A trip to Alaska is action-packed. There is so much to do and so much to explore. The icing on the cake is the fascinating and myriad landscapes that adorn this amazing land. From the most incredible drives to exciting adventures that we ventured into, Alaska is a once-in-a-lifetime experience.
After an exhilarating experience of the Alaska glacier cruise in Whittier, our next adventure was visiting Denali National Park and Preserve. The drive to Denali from Whittier is over 300 miles and in Alaska it is a lot to cover. We also figured that there is not much to do in Denali other than the Denali National Park Tour. So we drove midway and stopped at a quaint town of Talkeetna in Alaska. A 15-mile deviation from the highway on Talkeetna Spur Road took us to our 2nd dry cabin experience.
Talkeetna is the hub where all the Alaska tour companies have offices as there are many things to do near Talkeetna. From Talkeetna helicopter tours for Mount Denali to charter and sea planes to different islands of Alaska, Talkeetna has it all. Most tourists come here to indulge in adventure activities. There are numerous places to stay in Talkeetna Alaska and we checked into Kevin's dry cabin, an Airbnb. As the name suggests, "dry" really means dry; there is no water anywhere. Of course, there was a toilet outside the cabin, but no shower, with a signboard reading "Scoop after you Whoop". We still laugh at it even today. These Talkeetna cabins are used as cold storages where the locals store their food supply for the winter. During the summer, they are rented out to tourists. Usually they are fully furnished with a kitchen and sometimes with a loft to accommodate families with kids.
The "dry Talkteena cabin" in the middle of the forest, a unique experience for me and my family
Drive to Denali Park through Cantwell & McKinley Park
Rested and rejuvenated, we started quite early next morning with the intention to board the 10 am bus to visit Denali National Park. Of course, we did not make it because of the numerous stops we made en route. It was another spectacular drive from Talkeetna to Denali on George Parks Highway (AK-3). There are a couple of pullouts on the highway to capture spectacular views of Mount Denali. We made our first such stop after driving just 40 miles at Denali Mountains View Pullout. My daughter was delighted to see snow for the first time and spent time playing in the snow.
Mesmerizing view of Mount Denali from the highway pullout
Fluffy white clouds floating above the snow-capped mountains in the distance and roads lined with pine shrubs made for a hypnotizing view. The stretch from Cantwell to McKinley Park is especially mind blowing. The changing hues of white, blue and grey resembled winter wonderland. The deserted roads of Denali highway were an added advantage. We pulled over even at non-designated stops and took loads of pictures of ourselves and the spellbound landscape of Alaska.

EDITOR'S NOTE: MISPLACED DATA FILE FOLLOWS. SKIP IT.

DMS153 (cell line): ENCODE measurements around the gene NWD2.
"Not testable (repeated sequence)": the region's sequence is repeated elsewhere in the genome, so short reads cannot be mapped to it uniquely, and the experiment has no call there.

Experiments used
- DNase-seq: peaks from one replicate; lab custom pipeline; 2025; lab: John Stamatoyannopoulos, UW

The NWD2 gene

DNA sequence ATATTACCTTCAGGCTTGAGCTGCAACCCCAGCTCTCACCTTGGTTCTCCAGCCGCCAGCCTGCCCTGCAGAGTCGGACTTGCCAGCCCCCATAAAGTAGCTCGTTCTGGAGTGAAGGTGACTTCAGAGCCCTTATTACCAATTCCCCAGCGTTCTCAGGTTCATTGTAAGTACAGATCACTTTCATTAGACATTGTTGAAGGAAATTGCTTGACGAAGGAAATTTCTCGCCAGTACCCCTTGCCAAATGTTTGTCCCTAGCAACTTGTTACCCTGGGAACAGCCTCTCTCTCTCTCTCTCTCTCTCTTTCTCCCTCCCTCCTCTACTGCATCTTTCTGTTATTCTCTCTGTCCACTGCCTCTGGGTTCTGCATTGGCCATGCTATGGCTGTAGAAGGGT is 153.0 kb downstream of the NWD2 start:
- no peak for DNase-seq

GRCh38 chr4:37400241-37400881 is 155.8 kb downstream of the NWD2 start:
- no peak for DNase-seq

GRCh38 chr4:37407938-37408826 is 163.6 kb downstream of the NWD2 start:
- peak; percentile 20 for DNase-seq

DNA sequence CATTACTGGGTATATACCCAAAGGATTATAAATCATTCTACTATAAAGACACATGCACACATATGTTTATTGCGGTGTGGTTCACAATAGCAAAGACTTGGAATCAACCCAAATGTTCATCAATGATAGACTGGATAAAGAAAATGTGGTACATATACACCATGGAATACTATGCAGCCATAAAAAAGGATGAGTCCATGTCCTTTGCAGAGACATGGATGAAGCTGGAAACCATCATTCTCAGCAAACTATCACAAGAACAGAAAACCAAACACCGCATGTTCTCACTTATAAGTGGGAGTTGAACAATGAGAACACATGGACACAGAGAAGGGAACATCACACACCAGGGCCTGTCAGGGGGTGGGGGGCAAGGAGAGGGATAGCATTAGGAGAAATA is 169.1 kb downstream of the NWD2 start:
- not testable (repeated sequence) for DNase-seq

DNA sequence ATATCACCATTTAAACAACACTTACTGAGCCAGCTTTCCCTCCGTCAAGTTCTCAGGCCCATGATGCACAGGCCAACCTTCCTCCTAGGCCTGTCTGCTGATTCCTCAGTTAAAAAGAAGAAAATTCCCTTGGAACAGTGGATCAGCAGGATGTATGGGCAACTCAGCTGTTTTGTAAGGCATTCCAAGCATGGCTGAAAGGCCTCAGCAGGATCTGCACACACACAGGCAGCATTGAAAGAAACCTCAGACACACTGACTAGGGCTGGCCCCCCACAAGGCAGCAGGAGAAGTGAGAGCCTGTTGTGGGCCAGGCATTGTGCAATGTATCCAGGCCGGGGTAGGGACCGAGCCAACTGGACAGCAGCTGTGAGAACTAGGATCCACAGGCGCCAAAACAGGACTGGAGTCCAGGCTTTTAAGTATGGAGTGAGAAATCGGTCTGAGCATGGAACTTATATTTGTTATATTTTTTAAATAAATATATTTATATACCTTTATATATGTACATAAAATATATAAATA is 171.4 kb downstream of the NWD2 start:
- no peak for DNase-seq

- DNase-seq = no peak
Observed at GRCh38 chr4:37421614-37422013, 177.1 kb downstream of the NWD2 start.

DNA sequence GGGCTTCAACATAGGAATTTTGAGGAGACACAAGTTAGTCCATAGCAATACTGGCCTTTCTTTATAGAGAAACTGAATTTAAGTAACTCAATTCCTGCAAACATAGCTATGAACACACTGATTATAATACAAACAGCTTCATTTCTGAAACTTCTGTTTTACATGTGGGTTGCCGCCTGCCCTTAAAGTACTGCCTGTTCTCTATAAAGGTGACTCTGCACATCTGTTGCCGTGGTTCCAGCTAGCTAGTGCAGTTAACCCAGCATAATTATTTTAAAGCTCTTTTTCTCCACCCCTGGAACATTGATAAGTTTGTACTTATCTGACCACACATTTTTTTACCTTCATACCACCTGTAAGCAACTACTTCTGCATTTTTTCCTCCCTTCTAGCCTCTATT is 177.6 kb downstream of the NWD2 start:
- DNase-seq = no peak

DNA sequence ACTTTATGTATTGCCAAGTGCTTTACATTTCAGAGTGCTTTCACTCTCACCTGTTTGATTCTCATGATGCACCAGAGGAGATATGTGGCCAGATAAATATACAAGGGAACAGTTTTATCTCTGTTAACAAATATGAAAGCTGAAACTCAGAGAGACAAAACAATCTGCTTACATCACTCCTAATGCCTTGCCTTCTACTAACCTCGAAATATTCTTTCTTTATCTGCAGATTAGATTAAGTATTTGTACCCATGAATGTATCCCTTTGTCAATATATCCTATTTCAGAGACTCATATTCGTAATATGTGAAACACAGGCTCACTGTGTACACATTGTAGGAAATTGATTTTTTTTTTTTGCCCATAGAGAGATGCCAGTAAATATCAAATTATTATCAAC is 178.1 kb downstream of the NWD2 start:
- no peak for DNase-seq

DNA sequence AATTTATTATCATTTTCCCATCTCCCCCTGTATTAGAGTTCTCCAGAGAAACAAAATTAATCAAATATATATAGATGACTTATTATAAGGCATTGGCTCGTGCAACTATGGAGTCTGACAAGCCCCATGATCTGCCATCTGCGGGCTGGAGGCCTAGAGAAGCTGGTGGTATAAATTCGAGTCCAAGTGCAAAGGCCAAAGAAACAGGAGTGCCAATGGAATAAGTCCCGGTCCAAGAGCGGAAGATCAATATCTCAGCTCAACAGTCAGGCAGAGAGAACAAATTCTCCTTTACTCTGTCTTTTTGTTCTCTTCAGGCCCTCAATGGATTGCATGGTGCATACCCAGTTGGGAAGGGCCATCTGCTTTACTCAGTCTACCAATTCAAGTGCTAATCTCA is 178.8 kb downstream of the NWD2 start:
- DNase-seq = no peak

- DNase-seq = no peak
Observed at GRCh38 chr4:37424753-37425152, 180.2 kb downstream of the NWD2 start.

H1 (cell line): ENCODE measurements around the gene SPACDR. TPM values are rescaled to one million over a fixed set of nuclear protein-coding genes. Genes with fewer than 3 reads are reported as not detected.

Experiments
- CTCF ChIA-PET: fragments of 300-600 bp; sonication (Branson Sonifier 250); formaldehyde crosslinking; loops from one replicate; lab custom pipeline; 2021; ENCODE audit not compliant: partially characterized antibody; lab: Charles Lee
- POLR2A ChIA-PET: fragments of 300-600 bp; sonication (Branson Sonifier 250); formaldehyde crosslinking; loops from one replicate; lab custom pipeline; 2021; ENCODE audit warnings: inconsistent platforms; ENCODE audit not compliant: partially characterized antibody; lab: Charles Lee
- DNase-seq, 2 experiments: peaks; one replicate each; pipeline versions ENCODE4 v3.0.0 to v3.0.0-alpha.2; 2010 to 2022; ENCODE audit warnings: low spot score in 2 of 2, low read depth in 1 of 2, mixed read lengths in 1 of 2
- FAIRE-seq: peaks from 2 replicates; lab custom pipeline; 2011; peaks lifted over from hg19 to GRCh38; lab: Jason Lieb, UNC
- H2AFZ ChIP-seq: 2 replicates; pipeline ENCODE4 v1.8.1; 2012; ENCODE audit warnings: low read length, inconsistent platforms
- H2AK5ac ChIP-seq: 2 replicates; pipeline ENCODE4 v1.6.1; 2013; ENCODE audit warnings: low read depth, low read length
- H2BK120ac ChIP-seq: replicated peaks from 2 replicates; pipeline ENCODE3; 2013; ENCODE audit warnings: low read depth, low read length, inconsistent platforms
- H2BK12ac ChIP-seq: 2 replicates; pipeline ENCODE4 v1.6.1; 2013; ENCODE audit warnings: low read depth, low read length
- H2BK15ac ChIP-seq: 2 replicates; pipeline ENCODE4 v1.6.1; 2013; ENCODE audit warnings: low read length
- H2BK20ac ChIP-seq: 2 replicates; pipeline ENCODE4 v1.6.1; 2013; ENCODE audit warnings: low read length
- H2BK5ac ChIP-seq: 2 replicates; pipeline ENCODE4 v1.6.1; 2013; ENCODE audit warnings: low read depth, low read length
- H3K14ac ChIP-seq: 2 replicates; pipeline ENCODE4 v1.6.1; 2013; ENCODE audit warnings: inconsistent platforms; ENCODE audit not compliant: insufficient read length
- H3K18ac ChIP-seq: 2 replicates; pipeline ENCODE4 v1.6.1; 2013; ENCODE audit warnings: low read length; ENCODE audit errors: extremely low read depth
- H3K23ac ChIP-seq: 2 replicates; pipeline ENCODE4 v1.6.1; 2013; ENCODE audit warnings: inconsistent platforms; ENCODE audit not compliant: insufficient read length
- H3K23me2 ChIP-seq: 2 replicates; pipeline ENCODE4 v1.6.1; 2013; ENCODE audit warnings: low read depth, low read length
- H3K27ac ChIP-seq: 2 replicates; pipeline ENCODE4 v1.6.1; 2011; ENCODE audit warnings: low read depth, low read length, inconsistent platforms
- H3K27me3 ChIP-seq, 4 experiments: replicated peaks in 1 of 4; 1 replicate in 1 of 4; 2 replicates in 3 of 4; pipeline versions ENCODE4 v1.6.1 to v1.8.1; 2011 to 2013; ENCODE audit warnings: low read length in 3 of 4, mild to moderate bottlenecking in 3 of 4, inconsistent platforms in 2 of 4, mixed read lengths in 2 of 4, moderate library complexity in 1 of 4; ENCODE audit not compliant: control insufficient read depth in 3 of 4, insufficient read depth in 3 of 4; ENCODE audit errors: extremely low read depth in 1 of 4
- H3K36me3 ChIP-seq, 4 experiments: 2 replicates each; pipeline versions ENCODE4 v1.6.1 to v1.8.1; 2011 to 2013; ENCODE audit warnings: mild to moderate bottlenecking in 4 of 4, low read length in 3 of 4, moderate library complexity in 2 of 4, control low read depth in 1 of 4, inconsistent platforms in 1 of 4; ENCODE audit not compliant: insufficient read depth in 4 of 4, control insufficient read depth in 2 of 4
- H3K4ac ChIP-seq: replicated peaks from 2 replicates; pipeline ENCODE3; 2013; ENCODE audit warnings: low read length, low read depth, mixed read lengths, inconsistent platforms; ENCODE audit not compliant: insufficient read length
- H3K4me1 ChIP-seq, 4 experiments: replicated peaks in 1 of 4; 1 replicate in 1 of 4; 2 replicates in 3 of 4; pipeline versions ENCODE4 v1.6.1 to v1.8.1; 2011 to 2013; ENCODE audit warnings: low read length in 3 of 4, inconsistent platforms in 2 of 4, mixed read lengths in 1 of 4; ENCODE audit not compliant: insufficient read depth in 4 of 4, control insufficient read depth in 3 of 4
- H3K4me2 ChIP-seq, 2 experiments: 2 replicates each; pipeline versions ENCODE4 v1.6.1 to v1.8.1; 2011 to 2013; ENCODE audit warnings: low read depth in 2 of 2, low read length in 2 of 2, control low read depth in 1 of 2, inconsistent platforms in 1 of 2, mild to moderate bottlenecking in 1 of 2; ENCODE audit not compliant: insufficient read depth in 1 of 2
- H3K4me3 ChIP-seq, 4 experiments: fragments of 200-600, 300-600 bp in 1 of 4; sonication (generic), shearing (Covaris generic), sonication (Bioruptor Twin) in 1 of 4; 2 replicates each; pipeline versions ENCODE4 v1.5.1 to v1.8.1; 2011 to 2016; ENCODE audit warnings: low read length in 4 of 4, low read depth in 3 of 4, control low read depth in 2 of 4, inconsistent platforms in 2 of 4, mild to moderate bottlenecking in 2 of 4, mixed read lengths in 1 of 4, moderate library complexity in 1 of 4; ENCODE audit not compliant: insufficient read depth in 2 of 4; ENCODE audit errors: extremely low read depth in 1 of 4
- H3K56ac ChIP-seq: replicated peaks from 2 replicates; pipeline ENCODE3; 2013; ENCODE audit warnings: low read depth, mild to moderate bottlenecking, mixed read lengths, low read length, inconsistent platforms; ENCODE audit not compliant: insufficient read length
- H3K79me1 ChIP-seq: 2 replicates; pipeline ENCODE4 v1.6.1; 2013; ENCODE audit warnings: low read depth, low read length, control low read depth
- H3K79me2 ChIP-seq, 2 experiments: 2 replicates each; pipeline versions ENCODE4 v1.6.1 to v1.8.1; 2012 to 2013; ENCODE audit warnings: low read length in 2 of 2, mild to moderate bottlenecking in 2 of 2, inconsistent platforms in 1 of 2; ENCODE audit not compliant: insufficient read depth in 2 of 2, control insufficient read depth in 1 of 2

Stunning vistas all around definitely calls for a family picture!
The sun-kissed Alaska glaciers on both sides of the road against the clear blue sky will be etched in our memory for a very long timewith the desire to repeat this trip several times. Thanks to my GoPro, I relive this drive several times even now. As we were not returning to Anchorage via Route 3, we leisurely drove for 2 hours to cover Cantwell to McKinley Park distance of just 22 miles.
Once in a lifetime drive with snow covered mountains on both sides of the road, sunny day and clear blue skies
We arrived at Denali Visitor Center, also known as Wilderness Access Center and parked our vehicle at the free parking space available. The roads inside the Denali Park are unpaved and narrow which discourages people from driving inside the preserve. This is done in an effort to preserve the ecology of Denali Park as well as its precious wildlife. A word of caution while driving in Alaska, especially on Denali roadsrental car insurance is void if you drive on any unpaved roads. The best way to experience the park is through designated Denali Bus Tours. These buses are refurbished school buses that make for perfect tour vehicles. There are multiple options for Denali National Park tours. The shortest tour is the "Denali Natural History" tour, which is about 4 hours and the "Tundra Wilderness Tour" which is about 8 hours. There are narrated (you pay more) and non-narrated tours.
These converted school buses make for perfect tour vehicles inside Denali National Park and Preserve